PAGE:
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AFSPA Revoked from Meghalaya after 27 Years



New Delhi: The Central government on Monday, April 23 removed the controversial Armed Forces Special Powers Act (AFSPA) after 27 years in Meghalaya and has been scaled down to 8 police stations in Arunachal Pradesh with effect from March 31, 2018.

Till September, 2017, 40% Meghalaya was under AFSPA. According to a senior official of the Ministry of Home Affairs (MHA) the decision to remove the law has been due to significant improvement in security situation in the two states. Insurgency related incidents have come down 85% in two decades in the region.

AFSPA act gives armed forces the power in order to maintain law and peace in the “disturbed areas”. They have the absolute authority to prohibit a gathering of 5 or more people in an area; they can also use force or even open fire after giving warning to a suspected person.

The Act exists in Nagaland, Assam, Manipur (excluding seven assembly constituencies of Imphal) and militancy hit state Jammu and Kashmir. Earlier, it was effective in 20km along the Assam-Meghalaya border.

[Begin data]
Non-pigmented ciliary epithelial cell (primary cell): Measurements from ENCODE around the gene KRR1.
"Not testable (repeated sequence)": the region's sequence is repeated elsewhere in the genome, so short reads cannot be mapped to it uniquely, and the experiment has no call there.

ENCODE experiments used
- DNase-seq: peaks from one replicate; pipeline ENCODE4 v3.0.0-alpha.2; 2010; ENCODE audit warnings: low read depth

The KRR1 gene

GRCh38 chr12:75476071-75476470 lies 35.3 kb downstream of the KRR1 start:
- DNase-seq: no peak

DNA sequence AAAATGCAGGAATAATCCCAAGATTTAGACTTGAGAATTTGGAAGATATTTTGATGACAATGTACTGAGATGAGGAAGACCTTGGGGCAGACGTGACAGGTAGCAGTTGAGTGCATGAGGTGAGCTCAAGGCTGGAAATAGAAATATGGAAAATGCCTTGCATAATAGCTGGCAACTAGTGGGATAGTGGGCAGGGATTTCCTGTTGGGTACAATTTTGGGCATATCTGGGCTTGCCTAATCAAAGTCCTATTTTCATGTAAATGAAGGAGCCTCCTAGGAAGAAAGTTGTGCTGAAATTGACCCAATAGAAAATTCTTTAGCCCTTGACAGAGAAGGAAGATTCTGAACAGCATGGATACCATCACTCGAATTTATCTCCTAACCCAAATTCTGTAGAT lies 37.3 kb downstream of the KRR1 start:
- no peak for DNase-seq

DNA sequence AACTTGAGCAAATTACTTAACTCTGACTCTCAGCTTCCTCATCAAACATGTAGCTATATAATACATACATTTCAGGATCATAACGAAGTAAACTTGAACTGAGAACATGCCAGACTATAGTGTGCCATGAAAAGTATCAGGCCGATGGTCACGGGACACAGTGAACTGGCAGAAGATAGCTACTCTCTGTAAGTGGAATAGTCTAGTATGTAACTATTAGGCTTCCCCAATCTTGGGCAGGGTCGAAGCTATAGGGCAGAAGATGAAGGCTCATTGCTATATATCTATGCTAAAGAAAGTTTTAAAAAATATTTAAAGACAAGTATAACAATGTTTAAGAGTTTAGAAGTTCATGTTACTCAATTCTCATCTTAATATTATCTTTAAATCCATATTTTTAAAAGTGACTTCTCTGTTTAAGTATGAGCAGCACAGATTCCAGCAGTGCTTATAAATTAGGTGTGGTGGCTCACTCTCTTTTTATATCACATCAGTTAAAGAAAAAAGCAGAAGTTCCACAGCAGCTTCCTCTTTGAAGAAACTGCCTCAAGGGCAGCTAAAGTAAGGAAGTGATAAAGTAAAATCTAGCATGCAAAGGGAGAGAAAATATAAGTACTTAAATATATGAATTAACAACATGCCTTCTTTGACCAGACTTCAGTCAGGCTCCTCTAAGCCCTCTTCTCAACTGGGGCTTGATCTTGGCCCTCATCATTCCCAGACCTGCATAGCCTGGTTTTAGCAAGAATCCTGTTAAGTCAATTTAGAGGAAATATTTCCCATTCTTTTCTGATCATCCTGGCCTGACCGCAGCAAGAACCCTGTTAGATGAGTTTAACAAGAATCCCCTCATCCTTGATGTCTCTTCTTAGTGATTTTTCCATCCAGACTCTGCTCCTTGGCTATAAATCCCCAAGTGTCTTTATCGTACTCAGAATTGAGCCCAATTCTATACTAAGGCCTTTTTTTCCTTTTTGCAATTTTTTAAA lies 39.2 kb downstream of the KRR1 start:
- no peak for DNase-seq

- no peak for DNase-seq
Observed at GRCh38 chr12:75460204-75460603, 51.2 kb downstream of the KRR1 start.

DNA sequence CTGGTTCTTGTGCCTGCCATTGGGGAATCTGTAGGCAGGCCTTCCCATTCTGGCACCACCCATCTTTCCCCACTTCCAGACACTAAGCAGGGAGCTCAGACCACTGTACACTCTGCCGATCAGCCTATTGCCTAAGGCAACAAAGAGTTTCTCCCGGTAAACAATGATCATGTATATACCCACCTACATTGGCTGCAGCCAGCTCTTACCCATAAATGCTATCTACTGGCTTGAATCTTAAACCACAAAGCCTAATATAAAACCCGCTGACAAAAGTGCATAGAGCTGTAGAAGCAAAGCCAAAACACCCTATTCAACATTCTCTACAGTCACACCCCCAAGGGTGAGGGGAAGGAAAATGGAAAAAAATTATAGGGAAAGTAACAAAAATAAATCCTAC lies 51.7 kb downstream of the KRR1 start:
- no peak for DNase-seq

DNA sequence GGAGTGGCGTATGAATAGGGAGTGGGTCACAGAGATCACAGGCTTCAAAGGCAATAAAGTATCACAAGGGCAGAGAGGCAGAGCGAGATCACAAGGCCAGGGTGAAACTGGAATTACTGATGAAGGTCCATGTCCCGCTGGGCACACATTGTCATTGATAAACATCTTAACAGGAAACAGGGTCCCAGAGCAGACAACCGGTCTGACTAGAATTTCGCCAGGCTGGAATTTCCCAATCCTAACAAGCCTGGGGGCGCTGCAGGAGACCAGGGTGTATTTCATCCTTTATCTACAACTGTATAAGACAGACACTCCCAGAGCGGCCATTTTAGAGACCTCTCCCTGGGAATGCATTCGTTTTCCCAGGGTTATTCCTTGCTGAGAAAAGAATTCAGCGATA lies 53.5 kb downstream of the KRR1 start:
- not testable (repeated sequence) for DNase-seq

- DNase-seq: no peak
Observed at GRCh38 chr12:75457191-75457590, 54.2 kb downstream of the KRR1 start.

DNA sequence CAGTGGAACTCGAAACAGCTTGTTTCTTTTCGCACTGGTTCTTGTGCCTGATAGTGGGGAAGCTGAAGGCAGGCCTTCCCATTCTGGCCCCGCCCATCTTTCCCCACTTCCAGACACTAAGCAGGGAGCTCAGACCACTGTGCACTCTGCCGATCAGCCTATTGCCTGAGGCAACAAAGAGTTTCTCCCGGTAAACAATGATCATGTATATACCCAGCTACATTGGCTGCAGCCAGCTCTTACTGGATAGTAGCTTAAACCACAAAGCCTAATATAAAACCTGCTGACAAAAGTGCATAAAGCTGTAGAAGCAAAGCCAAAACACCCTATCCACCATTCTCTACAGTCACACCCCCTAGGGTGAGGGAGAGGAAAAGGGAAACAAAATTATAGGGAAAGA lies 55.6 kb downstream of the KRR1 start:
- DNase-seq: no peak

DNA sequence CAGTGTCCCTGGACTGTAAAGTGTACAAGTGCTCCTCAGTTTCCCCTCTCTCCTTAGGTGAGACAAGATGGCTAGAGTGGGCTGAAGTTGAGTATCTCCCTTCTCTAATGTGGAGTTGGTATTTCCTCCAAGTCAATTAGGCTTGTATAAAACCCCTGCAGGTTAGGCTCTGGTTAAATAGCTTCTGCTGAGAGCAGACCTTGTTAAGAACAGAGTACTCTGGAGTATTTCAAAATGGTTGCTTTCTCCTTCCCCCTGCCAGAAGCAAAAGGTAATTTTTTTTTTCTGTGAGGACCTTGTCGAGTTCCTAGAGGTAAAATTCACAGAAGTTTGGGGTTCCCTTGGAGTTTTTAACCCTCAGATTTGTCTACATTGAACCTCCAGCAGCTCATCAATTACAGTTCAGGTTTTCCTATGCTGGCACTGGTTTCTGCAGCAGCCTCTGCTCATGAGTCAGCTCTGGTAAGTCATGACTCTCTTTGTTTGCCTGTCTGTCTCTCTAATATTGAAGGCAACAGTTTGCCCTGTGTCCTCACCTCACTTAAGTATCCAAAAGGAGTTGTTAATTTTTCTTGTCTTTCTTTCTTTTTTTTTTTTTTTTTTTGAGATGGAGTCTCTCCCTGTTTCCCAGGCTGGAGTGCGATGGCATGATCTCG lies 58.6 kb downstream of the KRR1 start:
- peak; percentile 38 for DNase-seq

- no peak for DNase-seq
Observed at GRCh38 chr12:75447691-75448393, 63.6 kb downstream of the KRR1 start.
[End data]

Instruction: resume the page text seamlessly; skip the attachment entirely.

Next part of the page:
In 2015, the law was revoked in former Left-bastion Tripura. It also provides protection to security forces from prosecution without the Central government’s approval.

Human rights activists in the northeast have been agitating for withdrawal of AFSPA and even scrapping of the law, a demand that became louder in the wake of the rape-cum-murder of Manipuri woman Thangjam Manorama in 2004 for which the locals blame Assam Rifles personnel.

While the review for Arunachal Pradesh and Nagaland is still handled by the Centre, Assam and Manipur governments have been notifying ‘disturbed’ areas — a prerequisite for imposing the law — on their own since last year.